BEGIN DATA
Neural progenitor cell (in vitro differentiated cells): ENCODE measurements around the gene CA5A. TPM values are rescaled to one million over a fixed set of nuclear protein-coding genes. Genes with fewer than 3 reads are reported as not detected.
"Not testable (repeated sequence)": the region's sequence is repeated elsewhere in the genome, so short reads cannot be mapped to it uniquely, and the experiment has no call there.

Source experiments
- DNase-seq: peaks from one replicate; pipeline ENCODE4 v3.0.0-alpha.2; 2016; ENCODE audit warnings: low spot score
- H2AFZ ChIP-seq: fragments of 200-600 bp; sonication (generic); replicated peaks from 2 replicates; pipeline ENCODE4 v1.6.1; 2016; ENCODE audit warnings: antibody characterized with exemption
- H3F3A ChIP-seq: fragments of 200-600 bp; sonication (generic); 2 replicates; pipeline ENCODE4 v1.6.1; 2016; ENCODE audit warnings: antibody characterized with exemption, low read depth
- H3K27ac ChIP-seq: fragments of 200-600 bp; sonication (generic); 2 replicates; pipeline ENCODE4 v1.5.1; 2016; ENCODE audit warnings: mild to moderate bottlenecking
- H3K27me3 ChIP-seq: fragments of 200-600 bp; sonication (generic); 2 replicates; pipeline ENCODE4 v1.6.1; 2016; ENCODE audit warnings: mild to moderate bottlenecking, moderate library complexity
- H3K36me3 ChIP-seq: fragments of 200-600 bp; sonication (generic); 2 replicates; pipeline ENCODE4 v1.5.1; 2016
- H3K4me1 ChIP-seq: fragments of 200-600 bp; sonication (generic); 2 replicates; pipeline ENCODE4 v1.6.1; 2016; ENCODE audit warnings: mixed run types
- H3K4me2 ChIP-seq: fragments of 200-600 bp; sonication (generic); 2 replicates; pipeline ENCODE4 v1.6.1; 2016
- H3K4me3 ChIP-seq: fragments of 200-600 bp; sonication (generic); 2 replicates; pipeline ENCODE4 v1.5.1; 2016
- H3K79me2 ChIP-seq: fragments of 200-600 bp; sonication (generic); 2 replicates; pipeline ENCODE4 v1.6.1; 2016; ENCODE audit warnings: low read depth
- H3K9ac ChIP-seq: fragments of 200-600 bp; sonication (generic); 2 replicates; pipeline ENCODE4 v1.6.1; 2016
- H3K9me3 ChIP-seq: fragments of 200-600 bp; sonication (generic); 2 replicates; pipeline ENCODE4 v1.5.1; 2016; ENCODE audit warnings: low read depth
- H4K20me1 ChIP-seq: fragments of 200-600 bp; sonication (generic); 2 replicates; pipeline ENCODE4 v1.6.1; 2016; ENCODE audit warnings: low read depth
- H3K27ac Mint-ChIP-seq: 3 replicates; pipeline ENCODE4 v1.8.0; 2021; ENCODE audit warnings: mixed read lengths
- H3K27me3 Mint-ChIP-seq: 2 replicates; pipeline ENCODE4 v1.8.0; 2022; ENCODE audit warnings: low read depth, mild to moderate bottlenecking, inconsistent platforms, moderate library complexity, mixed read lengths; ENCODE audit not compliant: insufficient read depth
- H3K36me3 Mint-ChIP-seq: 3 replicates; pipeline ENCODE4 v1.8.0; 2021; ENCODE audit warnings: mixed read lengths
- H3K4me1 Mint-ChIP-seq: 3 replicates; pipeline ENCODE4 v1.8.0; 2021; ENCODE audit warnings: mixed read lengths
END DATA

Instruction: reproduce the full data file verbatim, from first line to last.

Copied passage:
Neural progenitor cell (in vitro differentiated cells): ENCODE measurements around the gene CA5A. TPM values are rescaled to one million over a fixed set of nuclear protein-coding genes. Genes with fewer than 3 reads are reported as not detected.
"Not testable (repeated sequence)": the region's sequence is repeated elsewhere in the genome, so short reads cannot be mapped to it uniquely, and the experiment has no call there.

Source experiments
- DNase-seq: peaks from one replicate; pipeline ENCODE4 v3.0.0-alpha.2; 2016; ENCODE audit warnings: low spot score
- H2AFZ ChIP-seq: fragments of 200-600 bp; sonication (generic); replicated peaks from 2 replicates; pipeline ENCODE4 v1.6.1; 2016; ENCODE audit warnings: antibody characterized with exemption
- H3F3A ChIP-seq: fragments of 200-600 bp; sonication (generic); 2 replicates; pipeline ENCODE4 v1.6.1; 2016; ENCODE audit warnings: antibody characterized with exemption, low read depth
- H3K27ac ChIP-seq: fragments of 200-600 bp; sonication (generic); 2 replicates; pipeline ENCODE4 v1.5.1; 2016; ENCODE audit warnings: mild to moderate bottlenecking
- H3K27me3 ChIP-seq: fragments of 200-600 bp; sonication (generic); 2 replicates; pipeline ENCODE4 v1.6.1; 2016; ENCODE audit warnings: mild to moderate bottlenecking, moderate library complexity
- H3K36me3 ChIP-seq: fragments of 200-600 bp; sonication (generic); 2 replicates; pipeline ENCODE4 v1.5.1; 2016
- H3K4me1 ChIP-seq: fragments of 200-600 bp; sonication (generic); 2 replicates; pipeline ENCODE4 v1.6.1; 2016; ENCODE audit warnings: mixed run types
- H3K4me2 ChIP-seq: fragments of 200-600 bp; sonication (generic); 2 replicates; pipeline ENCODE4 v1.6.1; 2016
- H3K4me3 ChIP-seq: fragments of 200-600 bp; sonication (generic); 2 replicates; pipeline ENCODE4 v1.5.1; 2016
- H3K79me2 ChIP-seq: fragments of 200-600 bp; sonication (generic); 2 replicates; pipeline ENCODE4 v1.6.1; 2016; ENCODE audit warnings: low read depth
- H3K9ac ChIP-seq: fragments of 200-600 bp; sonication (generic); 2 replicates; pipeline ENCODE4 v1.6.1; 2016
- H3K9me3 ChIP-seq: fragments of 200-600 bp; sonication (generic); 2 replicates; pipeline ENCODE4 v1.5.1; 2016; ENCODE audit warnings: low read depth
- H4K20me1 ChIP-seq: fragments of 200-600 bp; sonication (generic); 2 replicates; pipeline ENCODE4 v1.6.1; 2016; ENCODE audit warnings: low read depth
- H3K27ac Mint-ChIP-seq: 3 replicates; pipeline ENCODE4 v1.8.0; 2021; ENCODE audit warnings: mixed read lengths
- H3K27me3 Mint-ChIP-seq: 2 replicates; pipeline ENCODE4 v1.8.0; 2022; ENCODE audit warnings: low read depth, mild to moderate bottlenecking, inconsistent platforms, moderate library complexity, mixed read lengths; ENCODE audit not compliant: insufficient read depth
- H3K36me3 Mint-ChIP-seq: 3 replicates; pipeline ENCODE4 v1.8.0; 2021; ENCODE audit warnings: mixed read lengths
- H3K4me1 Mint-ChIP-seq: 3 replicates; pipeline ENCODE4 v1.8.0; 2021; ENCODE audit warnings: mixed read lengths